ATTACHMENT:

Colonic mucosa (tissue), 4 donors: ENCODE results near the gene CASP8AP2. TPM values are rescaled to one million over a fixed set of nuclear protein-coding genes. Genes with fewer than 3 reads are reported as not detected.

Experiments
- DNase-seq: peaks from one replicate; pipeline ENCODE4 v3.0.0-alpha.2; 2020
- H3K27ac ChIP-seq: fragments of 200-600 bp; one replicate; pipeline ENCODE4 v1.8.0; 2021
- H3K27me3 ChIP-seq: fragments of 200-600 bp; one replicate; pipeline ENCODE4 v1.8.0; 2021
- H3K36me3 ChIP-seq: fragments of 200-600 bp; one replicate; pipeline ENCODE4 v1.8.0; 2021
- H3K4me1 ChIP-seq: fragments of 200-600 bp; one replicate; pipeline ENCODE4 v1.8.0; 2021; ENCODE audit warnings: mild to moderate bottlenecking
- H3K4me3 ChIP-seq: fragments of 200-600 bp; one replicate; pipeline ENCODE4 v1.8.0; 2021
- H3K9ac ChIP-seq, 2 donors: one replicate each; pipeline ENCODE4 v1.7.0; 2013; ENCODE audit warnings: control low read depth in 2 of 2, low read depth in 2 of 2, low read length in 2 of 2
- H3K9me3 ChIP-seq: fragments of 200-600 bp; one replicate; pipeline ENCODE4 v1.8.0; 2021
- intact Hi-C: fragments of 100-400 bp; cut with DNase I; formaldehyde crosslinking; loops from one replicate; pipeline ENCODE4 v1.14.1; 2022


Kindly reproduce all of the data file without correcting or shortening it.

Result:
Colonic mucosa (tissue), 4 donors: ENCODE results near the gene CASP8AP2. TPM values are rescaled to one million over a fixed set of nuclear protein-coding genes. Genes with fewer than 3 reads are reported as not detected.

Experiments
- DNase-seq: peaks from one replicate; pipeline ENCODE4 v3.0.0-alpha.2; 2020
- H3K27ac ChIP-seq: fragments of 200-600 bp; one replicate; pipeline ENCODE4 v1.8.0; 2021
- H3K27me3 ChIP-seq: fragments of 200-600 bp; one replicate; pipeline ENCODE4 v1.8.0; 2021
- H3K36me3 ChIP-seq: fragments of 200-600 bp; one replicate; pipeline ENCODE4 v1.8.0; 2021
- H3K4me1 ChIP-seq: fragments of 200-600 bp; one replicate; pipeline ENCODE4 v1.8.0; 2021; ENCODE audit warnings: mild to moderate bottlenecking
- H3K4me3 ChIP-seq: fragments of 200-600 bp; one replicate; pipeline ENCODE4 v1.8.0; 2021
- H3K9ac ChIP-seq, 2 donors: one replicate each; pipeline ENCODE4 v1.7.0; 2013; ENCODE audit warnings: control low read depth in 2 of 2, low read depth in 2 of 2, low read length in 2 of 2
- H3K9me3 ChIP-seq: fragments of 200-600 bp; one replicate; pipeline ENCODE4 v1.8.0; 2021
- intact Hi-C: fragments of 100-400 bp; cut with DNase I; formaldehyde crosslinking; loops from one replicate; pipeline ENCODE4 v1.14.1; 2022